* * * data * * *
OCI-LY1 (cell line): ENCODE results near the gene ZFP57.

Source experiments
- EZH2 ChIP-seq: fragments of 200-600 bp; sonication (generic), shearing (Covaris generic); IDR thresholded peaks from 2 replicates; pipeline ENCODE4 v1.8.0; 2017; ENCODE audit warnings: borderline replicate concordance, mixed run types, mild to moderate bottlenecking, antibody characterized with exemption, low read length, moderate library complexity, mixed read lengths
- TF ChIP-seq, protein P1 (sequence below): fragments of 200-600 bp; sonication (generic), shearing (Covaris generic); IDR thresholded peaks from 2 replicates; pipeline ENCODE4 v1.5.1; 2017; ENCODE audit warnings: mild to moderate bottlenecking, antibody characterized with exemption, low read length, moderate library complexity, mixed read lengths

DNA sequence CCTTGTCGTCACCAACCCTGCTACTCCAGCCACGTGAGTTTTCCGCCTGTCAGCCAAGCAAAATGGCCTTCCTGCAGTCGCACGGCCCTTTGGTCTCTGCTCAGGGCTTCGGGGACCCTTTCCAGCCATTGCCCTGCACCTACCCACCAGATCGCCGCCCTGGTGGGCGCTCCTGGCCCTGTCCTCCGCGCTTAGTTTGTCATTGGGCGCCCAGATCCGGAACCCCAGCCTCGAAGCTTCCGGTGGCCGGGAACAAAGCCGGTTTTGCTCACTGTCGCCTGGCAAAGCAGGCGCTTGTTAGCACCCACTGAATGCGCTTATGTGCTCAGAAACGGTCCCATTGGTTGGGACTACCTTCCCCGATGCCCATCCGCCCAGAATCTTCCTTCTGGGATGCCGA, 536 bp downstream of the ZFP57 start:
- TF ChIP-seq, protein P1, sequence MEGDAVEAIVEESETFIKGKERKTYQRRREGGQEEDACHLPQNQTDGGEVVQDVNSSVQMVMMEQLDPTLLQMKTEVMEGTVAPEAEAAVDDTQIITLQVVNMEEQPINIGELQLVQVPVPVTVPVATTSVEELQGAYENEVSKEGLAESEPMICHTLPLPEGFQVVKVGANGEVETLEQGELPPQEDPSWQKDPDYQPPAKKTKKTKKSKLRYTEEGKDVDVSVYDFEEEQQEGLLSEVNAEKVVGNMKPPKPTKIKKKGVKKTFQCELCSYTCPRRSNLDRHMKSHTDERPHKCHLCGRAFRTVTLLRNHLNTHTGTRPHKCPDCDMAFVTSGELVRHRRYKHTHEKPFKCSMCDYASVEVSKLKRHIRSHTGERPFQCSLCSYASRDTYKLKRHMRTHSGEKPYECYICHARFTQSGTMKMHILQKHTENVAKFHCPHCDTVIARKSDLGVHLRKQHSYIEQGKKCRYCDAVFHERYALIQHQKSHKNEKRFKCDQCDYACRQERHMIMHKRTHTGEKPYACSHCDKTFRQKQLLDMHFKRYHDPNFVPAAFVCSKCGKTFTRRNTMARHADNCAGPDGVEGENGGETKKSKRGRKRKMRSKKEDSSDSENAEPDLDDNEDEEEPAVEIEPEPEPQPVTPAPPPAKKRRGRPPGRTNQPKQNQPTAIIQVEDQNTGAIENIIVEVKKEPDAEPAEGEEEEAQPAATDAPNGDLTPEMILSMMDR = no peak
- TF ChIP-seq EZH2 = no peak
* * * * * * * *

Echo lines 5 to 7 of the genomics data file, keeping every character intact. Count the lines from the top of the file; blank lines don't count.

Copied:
DNA sequence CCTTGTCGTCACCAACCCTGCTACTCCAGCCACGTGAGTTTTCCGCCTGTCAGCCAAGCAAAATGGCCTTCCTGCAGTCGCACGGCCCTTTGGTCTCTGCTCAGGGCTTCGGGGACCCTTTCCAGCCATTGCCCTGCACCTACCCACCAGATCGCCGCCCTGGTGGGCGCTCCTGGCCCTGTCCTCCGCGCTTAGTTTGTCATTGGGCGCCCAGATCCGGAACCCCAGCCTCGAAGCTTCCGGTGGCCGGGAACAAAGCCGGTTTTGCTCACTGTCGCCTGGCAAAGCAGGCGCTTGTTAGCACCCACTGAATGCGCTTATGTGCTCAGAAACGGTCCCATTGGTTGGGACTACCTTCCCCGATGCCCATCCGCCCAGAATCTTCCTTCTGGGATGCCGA, 536 bp downstream of the ZFP57 start:
- TF ChIP-seq, protein P1, sequence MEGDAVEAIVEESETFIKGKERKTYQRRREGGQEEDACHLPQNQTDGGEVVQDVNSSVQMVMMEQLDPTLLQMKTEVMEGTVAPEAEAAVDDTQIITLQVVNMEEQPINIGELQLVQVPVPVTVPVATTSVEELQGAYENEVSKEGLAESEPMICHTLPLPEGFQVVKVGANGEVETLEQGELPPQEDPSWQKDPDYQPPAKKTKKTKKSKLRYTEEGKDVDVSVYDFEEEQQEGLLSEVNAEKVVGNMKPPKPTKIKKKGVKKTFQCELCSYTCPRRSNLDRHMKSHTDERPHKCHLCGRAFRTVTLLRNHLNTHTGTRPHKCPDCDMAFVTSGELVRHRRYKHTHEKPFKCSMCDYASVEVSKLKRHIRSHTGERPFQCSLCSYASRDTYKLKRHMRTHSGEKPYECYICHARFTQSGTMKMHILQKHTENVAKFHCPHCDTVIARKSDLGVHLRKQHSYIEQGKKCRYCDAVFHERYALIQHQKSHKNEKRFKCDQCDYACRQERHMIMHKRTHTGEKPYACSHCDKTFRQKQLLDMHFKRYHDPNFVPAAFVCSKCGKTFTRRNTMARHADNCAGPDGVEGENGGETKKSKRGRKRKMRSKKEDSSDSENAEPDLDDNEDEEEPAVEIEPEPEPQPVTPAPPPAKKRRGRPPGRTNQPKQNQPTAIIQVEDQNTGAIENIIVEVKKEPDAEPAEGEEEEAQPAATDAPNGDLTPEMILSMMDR = no peak
- TF ChIP-seq EZH2 = no peak